An original estimate that the rate had fallen to a low of 4.5% in June was marked sharply up following the release of more detailed data.

The jobless rate in December was down from 5.5% the same time last year as the European Union’s fastest growing economy approaches full employment, where just about everyone who wants a job has one.

Pawel Adrjan, economist at global job site Indeed, said that despite the pause in December, the Irish labour market ended the year in an extremely strong position, with no indication that the employment boom is set to slow in 2020. 

But he said that the downside risk of Brexit remains given the strength of Ireland’s trading relationships with the UK. 

Pawel Adrjan also said a key challenge in these good times of low unemployment remains finding workers for open vacancies. 

He said that analysis by Indeed and the Central Bank showed that many high-skilled roles in healthcare, finance and engineering suffer from a dearth of talent relative to high demand from employers. 

According to the economist, the silver lining for employers and recruiters is that Ireland remains attractive to foreign jobseekers. 

“The UK election could also spur further migration to Ireland from the UK, with Indeed research showing that in the immediate aftermath of the result UK jobseeker searches for new roles in Ireland rose 44%,” he added.

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Unemployment rate dips to 5.2% in August – CSO

Unemployment rate dips to 5.2% in August – CSO

The unemployment rate fell marginally in August, according to the latest figures from the Central Statistics Office.

The latest monthly unemployment figures show unemployment at 5.2%, down from 5.3% in July.

The CSO said there were 126,000 people unemployed last month, down 6,400 compared to August last year.

Last week the CSO revised the unemployment figures for June and July upwards based on the results of its Labour Force Survey.

Unemployment data been subject to sharp revisions in both directions in recent quarters.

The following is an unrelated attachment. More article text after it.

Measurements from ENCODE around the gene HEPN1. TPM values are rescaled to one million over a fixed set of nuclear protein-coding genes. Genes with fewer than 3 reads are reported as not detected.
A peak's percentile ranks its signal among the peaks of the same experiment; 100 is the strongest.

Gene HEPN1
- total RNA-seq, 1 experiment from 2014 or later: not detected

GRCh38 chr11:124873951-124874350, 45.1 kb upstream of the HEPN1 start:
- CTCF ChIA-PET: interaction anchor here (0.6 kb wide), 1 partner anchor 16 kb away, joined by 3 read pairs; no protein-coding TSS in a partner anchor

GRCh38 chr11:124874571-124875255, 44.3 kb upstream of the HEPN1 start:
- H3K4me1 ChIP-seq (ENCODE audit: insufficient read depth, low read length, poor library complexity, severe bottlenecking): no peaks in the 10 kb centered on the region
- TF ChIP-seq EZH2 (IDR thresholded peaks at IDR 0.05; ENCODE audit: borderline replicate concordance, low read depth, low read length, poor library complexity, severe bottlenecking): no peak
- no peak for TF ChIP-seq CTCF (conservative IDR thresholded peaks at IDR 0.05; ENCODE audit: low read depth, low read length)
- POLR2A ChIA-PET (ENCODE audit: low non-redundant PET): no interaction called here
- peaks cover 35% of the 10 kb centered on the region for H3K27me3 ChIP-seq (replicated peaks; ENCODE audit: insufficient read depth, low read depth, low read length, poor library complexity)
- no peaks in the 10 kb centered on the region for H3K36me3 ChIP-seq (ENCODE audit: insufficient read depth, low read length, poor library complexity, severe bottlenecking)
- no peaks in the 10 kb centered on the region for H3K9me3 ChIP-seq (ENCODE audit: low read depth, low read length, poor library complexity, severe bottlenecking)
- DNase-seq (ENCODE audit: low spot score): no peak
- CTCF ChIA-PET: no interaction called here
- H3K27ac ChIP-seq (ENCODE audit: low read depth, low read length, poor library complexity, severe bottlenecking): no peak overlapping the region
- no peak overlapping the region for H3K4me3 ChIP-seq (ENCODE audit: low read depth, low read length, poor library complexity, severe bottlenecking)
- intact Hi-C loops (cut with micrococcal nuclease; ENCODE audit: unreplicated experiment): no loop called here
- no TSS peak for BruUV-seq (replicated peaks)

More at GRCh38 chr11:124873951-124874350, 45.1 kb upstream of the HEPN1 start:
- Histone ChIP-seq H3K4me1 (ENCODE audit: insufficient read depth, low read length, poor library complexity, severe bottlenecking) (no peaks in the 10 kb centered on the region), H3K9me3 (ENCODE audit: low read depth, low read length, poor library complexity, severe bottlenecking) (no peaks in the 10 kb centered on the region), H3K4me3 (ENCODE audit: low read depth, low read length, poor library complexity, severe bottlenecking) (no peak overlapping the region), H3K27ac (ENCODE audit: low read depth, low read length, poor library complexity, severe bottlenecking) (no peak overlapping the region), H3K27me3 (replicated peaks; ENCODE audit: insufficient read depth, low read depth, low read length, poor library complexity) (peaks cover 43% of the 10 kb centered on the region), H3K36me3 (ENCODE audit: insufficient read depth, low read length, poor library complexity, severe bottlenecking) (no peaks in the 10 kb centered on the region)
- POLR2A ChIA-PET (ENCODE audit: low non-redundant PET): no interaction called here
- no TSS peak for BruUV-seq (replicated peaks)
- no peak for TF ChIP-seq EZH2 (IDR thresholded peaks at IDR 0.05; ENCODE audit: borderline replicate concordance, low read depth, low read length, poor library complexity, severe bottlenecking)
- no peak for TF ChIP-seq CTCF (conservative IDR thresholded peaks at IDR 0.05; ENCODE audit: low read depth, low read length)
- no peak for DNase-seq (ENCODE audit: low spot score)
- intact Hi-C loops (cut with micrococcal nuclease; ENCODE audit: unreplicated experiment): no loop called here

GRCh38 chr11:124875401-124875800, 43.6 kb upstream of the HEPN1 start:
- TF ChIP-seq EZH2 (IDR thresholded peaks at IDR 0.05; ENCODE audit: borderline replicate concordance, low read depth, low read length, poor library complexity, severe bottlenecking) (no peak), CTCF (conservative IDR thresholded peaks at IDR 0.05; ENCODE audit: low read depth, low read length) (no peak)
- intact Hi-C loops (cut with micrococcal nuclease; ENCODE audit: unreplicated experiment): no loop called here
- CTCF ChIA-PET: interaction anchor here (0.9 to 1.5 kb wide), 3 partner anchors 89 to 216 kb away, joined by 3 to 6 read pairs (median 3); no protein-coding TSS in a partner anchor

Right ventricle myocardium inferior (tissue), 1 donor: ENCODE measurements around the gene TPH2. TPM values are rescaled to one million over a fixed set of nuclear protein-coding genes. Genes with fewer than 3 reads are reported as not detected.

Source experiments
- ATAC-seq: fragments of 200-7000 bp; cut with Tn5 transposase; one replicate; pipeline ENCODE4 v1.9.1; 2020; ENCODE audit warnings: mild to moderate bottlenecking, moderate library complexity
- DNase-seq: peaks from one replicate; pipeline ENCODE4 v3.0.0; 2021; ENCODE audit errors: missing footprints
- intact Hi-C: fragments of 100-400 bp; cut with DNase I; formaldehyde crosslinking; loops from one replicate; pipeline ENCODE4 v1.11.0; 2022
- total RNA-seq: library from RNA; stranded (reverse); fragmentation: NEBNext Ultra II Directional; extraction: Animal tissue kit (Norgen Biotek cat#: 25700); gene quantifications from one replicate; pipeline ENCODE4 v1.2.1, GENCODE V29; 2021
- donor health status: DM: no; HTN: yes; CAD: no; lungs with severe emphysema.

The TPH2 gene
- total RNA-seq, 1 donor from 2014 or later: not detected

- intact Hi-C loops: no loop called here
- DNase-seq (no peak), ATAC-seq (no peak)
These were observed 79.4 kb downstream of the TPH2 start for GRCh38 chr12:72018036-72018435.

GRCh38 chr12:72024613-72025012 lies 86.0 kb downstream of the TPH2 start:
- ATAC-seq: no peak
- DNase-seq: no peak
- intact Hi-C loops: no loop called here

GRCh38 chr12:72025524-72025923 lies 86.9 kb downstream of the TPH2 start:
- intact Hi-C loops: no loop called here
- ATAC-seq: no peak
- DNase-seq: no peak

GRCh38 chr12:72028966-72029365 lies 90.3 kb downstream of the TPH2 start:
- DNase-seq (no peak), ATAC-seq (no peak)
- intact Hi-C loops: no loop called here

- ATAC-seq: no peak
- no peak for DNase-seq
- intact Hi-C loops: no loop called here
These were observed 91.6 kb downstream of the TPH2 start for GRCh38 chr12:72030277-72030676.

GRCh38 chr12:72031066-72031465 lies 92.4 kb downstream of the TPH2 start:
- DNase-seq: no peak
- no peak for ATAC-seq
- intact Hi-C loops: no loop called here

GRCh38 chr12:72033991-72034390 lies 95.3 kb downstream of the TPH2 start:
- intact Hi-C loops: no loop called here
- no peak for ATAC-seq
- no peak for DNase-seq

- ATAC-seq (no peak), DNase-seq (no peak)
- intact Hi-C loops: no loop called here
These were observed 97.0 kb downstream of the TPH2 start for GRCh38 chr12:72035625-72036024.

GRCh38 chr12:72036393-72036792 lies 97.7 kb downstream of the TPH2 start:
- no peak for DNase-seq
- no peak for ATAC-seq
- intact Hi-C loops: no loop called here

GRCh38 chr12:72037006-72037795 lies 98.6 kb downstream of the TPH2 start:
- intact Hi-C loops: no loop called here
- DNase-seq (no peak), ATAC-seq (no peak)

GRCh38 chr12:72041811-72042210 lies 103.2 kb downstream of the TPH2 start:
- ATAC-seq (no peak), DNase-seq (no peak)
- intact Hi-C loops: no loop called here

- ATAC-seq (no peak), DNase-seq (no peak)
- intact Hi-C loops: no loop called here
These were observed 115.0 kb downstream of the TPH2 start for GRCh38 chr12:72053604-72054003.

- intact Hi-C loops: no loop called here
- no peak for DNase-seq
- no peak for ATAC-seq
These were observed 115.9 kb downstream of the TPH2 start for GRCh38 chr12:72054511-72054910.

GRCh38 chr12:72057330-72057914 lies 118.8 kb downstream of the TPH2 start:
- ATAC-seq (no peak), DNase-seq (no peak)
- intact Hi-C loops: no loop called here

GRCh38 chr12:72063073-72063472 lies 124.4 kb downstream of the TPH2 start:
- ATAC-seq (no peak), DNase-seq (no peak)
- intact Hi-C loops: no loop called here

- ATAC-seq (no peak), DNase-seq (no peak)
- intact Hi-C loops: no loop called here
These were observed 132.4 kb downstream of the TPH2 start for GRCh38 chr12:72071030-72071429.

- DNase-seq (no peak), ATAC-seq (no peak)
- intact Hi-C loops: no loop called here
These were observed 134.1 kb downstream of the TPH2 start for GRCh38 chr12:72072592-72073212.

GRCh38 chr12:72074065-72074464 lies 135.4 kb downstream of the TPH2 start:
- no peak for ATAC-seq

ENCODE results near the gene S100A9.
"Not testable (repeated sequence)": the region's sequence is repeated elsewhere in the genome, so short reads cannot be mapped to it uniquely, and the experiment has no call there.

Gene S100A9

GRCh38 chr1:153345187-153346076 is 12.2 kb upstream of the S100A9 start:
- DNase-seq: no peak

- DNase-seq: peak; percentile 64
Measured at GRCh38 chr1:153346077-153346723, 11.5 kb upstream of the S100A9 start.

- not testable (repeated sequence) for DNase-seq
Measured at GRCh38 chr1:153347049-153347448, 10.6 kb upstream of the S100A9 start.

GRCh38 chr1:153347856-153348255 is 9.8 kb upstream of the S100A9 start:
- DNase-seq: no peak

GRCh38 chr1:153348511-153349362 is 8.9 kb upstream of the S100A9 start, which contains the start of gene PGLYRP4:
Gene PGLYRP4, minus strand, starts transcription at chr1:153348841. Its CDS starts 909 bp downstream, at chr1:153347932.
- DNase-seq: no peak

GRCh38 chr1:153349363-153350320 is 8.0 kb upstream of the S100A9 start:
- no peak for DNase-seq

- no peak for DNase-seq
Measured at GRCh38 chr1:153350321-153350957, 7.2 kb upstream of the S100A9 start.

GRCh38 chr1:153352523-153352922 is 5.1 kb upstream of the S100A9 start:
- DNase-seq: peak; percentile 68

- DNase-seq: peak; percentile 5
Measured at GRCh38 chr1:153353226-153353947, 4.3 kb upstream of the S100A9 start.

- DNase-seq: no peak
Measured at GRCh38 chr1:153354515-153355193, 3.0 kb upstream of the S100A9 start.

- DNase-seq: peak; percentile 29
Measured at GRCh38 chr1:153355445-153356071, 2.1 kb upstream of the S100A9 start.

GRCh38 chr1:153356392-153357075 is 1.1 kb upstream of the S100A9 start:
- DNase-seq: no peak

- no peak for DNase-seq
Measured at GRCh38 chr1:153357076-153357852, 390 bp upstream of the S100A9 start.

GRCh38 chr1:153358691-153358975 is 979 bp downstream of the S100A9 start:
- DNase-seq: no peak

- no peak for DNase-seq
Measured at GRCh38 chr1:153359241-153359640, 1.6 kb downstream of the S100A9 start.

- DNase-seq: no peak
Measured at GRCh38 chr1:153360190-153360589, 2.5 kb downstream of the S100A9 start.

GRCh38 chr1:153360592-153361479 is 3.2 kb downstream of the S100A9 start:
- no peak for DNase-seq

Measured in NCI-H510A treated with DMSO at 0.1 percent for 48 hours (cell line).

An original estimate that the rate had fallen to a near 14-year low of 4.5% in June was marked sharply up by the CSO last week following the release of more detailed data.

Today’s CSO figures show that the seasonally adjusted unemployment rate for men was 5.4% – down from 5.6% in August of last year. The jobless rate for women was 5.1% compared to 5.5% in August of last year.

Commenting on the CSO figures, Pawel Adrjan, economist at global job site Indeed, said there is still strong competition to hire staff, especially in areas with skills shortage such as finance, engineering, pharmaceuticals and technology.

“Whilst we may see further declines the rate cannot go down infinitely, and we are getting closer to a level that may be viewed as full employment,” the economist said.

Pawel Adrjan said that Ireland is increasingly looking to attract workers from overseas to fill new roles, with 43% of the growth in employment over the last year was driven by non-Irish nationals.

“The UK remains the biggest source of overseas interest in Irish tech jobs, and the increasing drumbeat of negativity around Brexit may make internationally mobile UK-based tech workers more likely to look for opportunities in countries like Ireland,” he said.

Despite the fact that fears of Brexit could help Ireland attract workers looking to leave the UK, the economist said the more serious risk is of the economic shock a no-deal Brexit could cause for Ireland.

“Instability and likely recession in our nearest neighbour and most important export market will almost certainly put pressure on the current benign labour market situation,” the economist cautioned.

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Unemployment rate remains at 5.4% in April – CSO

Unemployment rate remains at 5.4% in April – CSO

New Central Statistics Office figures show that the country’s unemployment rate remained at an 11-year low of 5.4% in April.

The CSO said the seasonally adjusted number of people who were without a job stood at 129,700 in April, a decrease of 10,200 when compared to the same month last year.

The unemployment rate has fallen steadily from a financial crisis peak of 16% in 2012. It had provisionally dropped as low as 5.1% last year but the figures have since been subject to a series of quarterly revisions.

Today’s CSO figures show that the unemployment rate for men in April fell to 5.2% from 6% the same time last year, while the rate for women fell to 5.5 from 5.7%.

They also reveal that the seasonally adjusted youth unemployment rate fell to 12.8% in April from 13.5% in March.